Kondratiev, a Russian economist, studied 19th and early 20th century price data and concluded that economies moved through 50-60 year cycles, with an upswing followed by a period of stagnation which gives way to a downswing. His waves – although of different length – are also sometime described as a four-phase cycle of Prosperity-Recession-Depression-Recovery. A paper by van Duijn, mentioned by Dator, maps these onto a four-phase technology model, of Growth-Maturity-Decline-Introduction, “such that the introduction of the technology which is to drive the next long wave happens during the lowest point in the current long wave.”
There are problems with the Kondratiev waves: an article by Jos Delbeke observed “its inability to incorporate consistently endogenous variables in the explanation of turning points.” The data is erratic, and it seems that even his disciples can’t agree completely on when later waves start or finish. Although his name is associated with the waves, he was building on the work of Dutch economists.
And there are at least three schools of thought as to why you might get such long waves, running through innovation (also drawing on Schumpeter), capital investment cycles, and “the political economy of capitalist development” (drawing on Mandel). Again, I’m not going to go into detail on these here, since they’ll be explored in a later post, but it is worth noting that the work of Carlota Perez, who is more associated with the innovation school, nonetheless seems to integrate the capital investment school within her long wave (or long surge) model.
Figure: Systems patterns
Cultural and social
By Dator’s account, Mallman and Lemarchand argue that their long-term “billows” are not just technological or economic, but cultural and social. Their underlying cycle is 39 years long, which – I haven’t read the article yet – may or may not link to a heuristic I have developed through my work that sees political crises and institutional innovation in the UK running on a lagged 40-year cycle. (Political crises: 1890s/1930s/1970s/2010s: Institutional innovation: 1900s/1940s/1980s.)
The Italian physicist Cesare Marchetti, meanwhile, has found 55 year “social pulses” in all sorts of data, from transport infrastructure investment to murder, while Brian Berry tried to link Utopian communities to K-waves in a book, America’s Utopian Experiments, that accumulated scathing reviews from assorted historians.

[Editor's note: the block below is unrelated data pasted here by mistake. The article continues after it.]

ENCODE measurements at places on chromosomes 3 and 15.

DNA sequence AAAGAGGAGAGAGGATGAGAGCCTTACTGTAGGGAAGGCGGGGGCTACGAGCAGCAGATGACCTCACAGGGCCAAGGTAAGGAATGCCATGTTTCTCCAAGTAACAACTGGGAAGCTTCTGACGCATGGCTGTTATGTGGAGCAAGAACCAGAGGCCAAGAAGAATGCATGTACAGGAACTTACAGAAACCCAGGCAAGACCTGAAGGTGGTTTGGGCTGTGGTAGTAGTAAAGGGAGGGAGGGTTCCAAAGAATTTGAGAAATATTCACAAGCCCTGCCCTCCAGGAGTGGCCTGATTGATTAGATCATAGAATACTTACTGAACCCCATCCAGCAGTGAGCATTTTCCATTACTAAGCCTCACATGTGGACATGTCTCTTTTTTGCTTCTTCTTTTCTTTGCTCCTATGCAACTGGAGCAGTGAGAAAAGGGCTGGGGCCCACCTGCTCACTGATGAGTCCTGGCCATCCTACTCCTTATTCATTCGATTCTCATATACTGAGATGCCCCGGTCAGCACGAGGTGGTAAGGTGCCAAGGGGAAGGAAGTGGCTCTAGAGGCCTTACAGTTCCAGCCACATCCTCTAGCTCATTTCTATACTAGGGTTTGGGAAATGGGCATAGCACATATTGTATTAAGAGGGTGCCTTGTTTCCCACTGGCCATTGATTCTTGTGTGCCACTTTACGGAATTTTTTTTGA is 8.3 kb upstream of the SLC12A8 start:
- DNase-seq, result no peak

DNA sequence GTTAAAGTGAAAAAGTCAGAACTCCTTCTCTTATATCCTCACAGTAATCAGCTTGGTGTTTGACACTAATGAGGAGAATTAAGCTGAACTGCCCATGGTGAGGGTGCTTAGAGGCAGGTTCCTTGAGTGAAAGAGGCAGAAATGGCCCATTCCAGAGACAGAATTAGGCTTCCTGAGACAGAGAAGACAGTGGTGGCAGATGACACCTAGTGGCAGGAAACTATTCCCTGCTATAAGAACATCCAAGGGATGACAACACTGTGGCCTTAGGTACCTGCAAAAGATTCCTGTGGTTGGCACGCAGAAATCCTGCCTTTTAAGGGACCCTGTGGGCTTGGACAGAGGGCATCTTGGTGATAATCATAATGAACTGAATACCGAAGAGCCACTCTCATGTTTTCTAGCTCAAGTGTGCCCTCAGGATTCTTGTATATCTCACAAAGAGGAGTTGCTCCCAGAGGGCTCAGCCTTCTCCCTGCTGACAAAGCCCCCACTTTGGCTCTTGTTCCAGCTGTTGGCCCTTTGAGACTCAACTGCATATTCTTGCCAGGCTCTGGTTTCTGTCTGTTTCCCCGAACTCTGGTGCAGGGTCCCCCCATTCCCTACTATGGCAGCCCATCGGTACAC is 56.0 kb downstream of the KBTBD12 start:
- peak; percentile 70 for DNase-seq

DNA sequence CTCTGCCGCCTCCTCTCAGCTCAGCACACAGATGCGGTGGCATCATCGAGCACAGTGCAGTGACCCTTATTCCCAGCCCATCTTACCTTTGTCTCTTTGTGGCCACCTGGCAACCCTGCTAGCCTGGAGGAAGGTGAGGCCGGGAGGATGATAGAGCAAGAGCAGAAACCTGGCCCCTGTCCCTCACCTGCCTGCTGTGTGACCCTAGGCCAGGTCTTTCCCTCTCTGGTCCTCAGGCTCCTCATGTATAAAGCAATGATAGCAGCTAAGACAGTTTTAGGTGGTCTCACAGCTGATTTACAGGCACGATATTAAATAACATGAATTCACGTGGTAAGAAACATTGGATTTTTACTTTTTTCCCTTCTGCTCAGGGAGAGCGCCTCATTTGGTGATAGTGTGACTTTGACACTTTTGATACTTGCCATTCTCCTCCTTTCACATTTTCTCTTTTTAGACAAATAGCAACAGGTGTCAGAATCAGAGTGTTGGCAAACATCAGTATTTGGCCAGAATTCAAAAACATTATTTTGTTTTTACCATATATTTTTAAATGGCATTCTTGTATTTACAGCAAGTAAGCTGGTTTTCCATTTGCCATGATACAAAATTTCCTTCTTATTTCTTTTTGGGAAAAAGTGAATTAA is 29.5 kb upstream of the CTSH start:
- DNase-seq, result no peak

The final observation that Dator makes in his article is from a 1984 Futures article by Immanuel Wallerstein, who notes that “A long-standing witticism has it that the credibility of the existence of long economic cycles is a function of whether or not the discussion on this topic takes place during the A-phase of expansion or the B-phase of economic stagnation.” They have more credibility during a stagnation period. And given that he was writing in 1999, Dator also has a prescient observation about the impact of “massive and increasing consumer debt creation” on extending the phases or delaying recession.
Patterns of change
There’s at least one whole further school of long wave historians, represented by Peter Turchin and his work on secular cycles, which isn’t covered in Dator’s review of the field (most of this published work has emerged since 1999), which looks at the interchange between demographics, resources, relative prices and political power, which I’ll also be re-reading for my project. These cycles are typically longer. And one of the open research questions for me is the extent to which we might have to think about cycles of different lengths interacting in different ways.
One last thought from me: the patterns of change described here all follow general patterns of systemic change. If one thinks of the Panarchy model, developed by Gunderson and Hollings from studying the life of forests, it has a cycle that also goes through four stages: Expansion (or Exploitation)-Conservation-Release-Reorganisation. At the very least it seems reasonable to believe that human and social systems might follow similar systemic patterns.
Several of the Futures essays referenced by James Dator have been collected in Christopher Freeman (ed), (1984), Long Waves In The World Economy, published by Frances Pinter. The image of Jim Dator at the top of this post is from Trends FM, and it is used with thanks.